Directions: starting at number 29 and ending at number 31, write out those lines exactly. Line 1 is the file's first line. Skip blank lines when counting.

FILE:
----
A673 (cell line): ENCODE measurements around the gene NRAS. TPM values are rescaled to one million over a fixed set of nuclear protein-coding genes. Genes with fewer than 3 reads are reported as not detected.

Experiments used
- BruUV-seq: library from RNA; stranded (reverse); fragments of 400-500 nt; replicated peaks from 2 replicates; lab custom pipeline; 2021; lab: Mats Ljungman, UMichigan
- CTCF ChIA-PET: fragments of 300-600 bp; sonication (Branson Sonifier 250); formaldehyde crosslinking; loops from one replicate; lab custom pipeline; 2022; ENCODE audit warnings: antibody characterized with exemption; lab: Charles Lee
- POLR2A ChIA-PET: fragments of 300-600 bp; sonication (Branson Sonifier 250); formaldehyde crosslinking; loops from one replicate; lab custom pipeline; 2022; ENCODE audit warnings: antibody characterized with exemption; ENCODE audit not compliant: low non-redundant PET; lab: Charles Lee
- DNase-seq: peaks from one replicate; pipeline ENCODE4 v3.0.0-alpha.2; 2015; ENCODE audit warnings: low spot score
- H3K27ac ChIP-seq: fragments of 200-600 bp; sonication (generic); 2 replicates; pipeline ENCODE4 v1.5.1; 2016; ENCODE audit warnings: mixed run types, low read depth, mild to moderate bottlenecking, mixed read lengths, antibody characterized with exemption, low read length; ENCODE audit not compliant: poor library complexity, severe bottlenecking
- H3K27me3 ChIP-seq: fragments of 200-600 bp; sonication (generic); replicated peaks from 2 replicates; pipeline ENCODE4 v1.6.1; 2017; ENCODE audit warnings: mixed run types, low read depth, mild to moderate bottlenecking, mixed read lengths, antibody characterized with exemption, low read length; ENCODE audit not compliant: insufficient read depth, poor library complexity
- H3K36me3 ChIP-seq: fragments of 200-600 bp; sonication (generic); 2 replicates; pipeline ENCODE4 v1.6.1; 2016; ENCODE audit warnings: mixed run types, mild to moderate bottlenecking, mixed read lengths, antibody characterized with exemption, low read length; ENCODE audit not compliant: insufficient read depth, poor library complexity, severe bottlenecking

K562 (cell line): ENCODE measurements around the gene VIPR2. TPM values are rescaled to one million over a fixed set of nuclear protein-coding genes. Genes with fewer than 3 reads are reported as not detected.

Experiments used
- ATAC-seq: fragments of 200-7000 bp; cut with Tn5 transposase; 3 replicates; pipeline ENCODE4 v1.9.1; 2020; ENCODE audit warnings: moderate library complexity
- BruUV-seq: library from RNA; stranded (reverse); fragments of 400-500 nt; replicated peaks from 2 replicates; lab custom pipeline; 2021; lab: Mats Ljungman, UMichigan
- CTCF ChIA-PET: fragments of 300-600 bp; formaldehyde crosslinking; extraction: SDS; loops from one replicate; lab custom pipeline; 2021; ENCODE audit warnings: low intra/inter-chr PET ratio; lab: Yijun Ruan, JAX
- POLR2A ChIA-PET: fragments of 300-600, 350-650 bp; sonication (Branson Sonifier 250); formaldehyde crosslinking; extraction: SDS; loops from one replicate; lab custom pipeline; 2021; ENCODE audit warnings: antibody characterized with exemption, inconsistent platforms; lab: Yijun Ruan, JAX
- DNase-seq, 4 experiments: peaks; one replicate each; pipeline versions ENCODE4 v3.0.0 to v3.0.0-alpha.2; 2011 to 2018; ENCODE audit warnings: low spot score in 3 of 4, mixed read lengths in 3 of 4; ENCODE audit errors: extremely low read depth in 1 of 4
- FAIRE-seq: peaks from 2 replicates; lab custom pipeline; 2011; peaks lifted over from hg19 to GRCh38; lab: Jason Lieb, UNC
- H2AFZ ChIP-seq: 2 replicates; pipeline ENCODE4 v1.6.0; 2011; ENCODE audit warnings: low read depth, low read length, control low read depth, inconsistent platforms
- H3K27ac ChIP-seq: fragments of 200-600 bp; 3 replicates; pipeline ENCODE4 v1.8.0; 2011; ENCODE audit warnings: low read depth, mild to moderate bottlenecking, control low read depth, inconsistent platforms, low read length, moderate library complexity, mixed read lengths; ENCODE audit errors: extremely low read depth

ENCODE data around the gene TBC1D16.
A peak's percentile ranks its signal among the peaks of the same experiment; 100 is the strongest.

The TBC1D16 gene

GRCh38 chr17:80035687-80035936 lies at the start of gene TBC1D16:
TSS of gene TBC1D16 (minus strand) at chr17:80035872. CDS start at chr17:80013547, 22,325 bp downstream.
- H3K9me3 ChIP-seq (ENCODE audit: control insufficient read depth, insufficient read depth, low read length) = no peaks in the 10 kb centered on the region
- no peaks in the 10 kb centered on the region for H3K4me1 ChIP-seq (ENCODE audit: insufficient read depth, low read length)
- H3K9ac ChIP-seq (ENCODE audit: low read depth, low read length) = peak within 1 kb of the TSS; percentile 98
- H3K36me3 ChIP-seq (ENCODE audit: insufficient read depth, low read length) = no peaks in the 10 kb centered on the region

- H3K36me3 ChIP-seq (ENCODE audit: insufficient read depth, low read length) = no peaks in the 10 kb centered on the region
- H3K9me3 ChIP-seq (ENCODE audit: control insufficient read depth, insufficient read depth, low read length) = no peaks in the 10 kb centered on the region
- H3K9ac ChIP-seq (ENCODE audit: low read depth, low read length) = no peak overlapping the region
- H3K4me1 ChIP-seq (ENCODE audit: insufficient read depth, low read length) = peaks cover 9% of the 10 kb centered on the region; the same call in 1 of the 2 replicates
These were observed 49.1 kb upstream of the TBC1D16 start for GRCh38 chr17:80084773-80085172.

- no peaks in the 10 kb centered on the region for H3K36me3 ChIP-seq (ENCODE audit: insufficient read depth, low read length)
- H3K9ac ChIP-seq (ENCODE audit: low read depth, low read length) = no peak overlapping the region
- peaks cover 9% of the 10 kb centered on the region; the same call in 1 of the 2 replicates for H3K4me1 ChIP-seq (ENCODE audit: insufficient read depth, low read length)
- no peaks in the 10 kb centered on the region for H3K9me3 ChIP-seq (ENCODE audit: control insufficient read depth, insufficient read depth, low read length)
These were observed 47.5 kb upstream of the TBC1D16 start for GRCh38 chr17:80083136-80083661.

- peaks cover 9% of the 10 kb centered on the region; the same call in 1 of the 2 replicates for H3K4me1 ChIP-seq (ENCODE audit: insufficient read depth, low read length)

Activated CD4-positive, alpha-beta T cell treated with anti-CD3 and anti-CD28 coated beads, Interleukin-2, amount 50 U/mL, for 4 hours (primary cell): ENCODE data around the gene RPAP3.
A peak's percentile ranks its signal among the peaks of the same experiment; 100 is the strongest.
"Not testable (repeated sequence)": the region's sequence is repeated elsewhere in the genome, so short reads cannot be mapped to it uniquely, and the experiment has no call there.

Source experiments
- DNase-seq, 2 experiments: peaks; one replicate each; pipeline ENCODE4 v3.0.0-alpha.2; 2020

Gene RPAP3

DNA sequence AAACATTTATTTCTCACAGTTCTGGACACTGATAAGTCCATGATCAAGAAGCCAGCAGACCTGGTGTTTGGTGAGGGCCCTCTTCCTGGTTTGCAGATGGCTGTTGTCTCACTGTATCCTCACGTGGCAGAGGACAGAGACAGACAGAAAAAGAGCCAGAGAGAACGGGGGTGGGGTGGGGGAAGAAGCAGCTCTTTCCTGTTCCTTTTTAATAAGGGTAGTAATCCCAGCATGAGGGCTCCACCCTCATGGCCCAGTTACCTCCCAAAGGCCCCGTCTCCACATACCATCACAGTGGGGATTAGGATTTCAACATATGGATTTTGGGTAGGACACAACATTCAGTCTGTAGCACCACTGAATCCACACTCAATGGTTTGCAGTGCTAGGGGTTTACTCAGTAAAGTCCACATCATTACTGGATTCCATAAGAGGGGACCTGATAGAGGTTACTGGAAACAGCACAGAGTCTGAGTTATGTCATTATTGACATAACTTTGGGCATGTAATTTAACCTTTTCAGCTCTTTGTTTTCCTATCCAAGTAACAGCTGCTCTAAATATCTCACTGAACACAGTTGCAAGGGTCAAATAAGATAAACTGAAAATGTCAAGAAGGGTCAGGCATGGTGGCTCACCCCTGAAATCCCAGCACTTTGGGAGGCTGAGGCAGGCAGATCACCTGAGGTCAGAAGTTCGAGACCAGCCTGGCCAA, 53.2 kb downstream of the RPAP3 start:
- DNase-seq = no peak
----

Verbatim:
- H3K36me3 ChIP-seq (ENCODE audit: insufficient read depth, low read length) = no peaks in the 10 kb centered on the region
- H3K9me3 ChIP-seq (ENCODE audit: control insufficient read depth, insufficient read depth, low read length) = no peaks in the 10 kb centered on the region
- H3K9ac ChIP-seq (ENCODE audit: low read depth, low read length) = no peak overlapping the region